Matthew Larkum larkum at optolab.unibe.ch
Fri Aug 5 07:57:55 EST 1994

In article 0100000 at ipruniv.cce.unipr.it, vetfisio at IPRUNIV.CCE.UNIPR.IT () writes:
>Could anyone help me in choosing the appropriate voltage sensitive probe 
>for my experiments? I have to test the electrical activity of cultured 
>mammalian olfactory neurons in response to different odorants. I have a 
>fluorescent optic microscope with a connected camera, so I wonder if a 
>fluorescent probe could be a good idea.
>Pino Silvestri
>Vetfisio at ipruniv.cce.unipr.it

You might want to get a copy of:
Cinelli, A., Kauer, J.S., "Voltage-sensitive dyes and functional activity
in the olfactory pathway", Annual Reviews in Neuroscience, 1992, 15:321-51.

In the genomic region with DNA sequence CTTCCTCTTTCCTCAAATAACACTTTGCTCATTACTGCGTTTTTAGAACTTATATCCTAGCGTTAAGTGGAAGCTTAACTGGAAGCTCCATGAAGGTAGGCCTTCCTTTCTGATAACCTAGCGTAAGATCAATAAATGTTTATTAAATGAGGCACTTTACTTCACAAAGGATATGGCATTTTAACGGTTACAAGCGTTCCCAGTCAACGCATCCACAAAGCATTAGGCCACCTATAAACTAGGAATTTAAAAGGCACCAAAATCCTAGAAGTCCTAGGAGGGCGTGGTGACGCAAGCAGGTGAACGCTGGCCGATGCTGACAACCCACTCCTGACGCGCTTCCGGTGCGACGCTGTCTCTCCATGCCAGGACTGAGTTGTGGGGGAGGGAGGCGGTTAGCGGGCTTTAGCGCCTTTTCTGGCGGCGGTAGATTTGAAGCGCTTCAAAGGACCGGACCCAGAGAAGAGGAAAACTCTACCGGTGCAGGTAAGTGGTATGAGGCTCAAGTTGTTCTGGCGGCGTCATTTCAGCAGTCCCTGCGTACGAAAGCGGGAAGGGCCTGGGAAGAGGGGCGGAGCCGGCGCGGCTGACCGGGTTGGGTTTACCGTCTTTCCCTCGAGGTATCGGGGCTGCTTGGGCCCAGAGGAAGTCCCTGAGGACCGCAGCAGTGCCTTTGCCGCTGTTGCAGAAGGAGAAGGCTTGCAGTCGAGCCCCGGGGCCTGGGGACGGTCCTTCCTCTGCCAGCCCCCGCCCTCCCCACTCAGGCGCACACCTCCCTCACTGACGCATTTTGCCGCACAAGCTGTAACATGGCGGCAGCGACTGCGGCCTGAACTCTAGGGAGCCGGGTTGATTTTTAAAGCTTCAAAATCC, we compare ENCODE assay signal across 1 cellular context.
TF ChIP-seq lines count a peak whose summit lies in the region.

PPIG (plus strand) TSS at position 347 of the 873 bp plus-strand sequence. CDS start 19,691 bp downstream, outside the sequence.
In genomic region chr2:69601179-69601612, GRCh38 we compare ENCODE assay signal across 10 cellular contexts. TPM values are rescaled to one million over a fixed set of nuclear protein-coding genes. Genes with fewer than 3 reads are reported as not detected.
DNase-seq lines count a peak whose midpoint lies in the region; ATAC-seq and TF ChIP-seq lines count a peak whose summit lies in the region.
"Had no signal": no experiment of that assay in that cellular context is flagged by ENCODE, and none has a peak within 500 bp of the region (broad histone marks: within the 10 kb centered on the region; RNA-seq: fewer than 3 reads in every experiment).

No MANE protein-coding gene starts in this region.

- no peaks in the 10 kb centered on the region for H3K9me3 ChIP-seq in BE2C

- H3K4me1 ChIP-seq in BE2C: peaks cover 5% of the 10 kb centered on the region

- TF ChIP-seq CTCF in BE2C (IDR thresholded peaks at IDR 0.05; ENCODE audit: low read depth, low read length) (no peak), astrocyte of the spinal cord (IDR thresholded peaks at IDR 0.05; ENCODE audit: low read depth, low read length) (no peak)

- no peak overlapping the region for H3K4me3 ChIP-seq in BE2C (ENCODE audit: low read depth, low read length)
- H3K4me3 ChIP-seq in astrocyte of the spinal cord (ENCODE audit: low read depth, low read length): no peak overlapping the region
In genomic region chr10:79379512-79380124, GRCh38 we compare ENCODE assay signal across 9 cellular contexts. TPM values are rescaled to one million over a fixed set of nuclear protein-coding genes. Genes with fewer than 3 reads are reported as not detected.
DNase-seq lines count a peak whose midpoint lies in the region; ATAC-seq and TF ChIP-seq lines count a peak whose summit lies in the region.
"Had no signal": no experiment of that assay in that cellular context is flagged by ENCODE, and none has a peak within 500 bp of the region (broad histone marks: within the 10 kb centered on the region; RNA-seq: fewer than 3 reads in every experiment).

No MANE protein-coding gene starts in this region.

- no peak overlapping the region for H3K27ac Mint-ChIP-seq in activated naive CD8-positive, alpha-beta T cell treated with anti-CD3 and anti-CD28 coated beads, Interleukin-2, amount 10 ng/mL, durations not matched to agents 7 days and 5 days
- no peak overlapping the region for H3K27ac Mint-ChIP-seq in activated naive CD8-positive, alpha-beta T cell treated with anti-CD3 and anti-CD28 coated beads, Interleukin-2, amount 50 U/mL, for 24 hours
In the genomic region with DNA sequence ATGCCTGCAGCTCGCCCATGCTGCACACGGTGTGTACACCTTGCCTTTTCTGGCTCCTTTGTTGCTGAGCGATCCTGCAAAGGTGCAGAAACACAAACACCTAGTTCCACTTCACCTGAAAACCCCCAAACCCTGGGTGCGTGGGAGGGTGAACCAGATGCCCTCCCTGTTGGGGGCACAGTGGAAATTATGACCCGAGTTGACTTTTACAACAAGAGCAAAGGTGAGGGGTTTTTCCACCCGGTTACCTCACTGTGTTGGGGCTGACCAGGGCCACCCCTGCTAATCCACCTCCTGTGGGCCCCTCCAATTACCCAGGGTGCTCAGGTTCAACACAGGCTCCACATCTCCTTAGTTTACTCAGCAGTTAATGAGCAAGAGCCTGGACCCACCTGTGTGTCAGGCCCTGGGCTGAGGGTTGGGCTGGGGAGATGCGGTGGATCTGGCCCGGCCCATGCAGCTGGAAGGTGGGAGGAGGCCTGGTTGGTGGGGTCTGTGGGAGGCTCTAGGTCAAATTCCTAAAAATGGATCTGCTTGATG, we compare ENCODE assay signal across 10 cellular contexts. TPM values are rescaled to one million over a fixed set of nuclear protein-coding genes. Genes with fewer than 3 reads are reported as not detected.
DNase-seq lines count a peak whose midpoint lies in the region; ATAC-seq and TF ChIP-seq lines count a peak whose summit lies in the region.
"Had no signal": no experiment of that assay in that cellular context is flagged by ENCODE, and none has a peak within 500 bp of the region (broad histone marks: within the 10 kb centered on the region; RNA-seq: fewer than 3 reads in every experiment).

This reviews a lot of work on salamander olfactory system.  Kauer also
wrote a good article in Trends in Neuroscience in the last 2 years.  Don't
have the reference to hand.

LaMantia, A.-S., Pomeroy, S.L., Purves, D., "Vital Imaging of Glomeruli
in the Mouse Olfactory Bulb", Journal of Neuroscience, March 1992, 
12(3): 976-988.

They used RH414 and a Bio-Rad MRC500 laser-scanning confocal microscope 
but also give a list of other dyes they tried (26 of them!).

Other dyes not mentioned in these are di-4-ANEPPS and di-8-ANEPPS that
I know work well in rat spinal cord.  By the way, if you're interested
in recording activity in the form of action potentials, you're going
to want better than the 25/50 Hz resolution that most European cameras
have.  Perhaps you have a wizz-bang camera, though.  Other options seem
to be limited to using a confocal microscope in line scan mode or an
array of photodiodes.

larkum at optolab.unibe.ch

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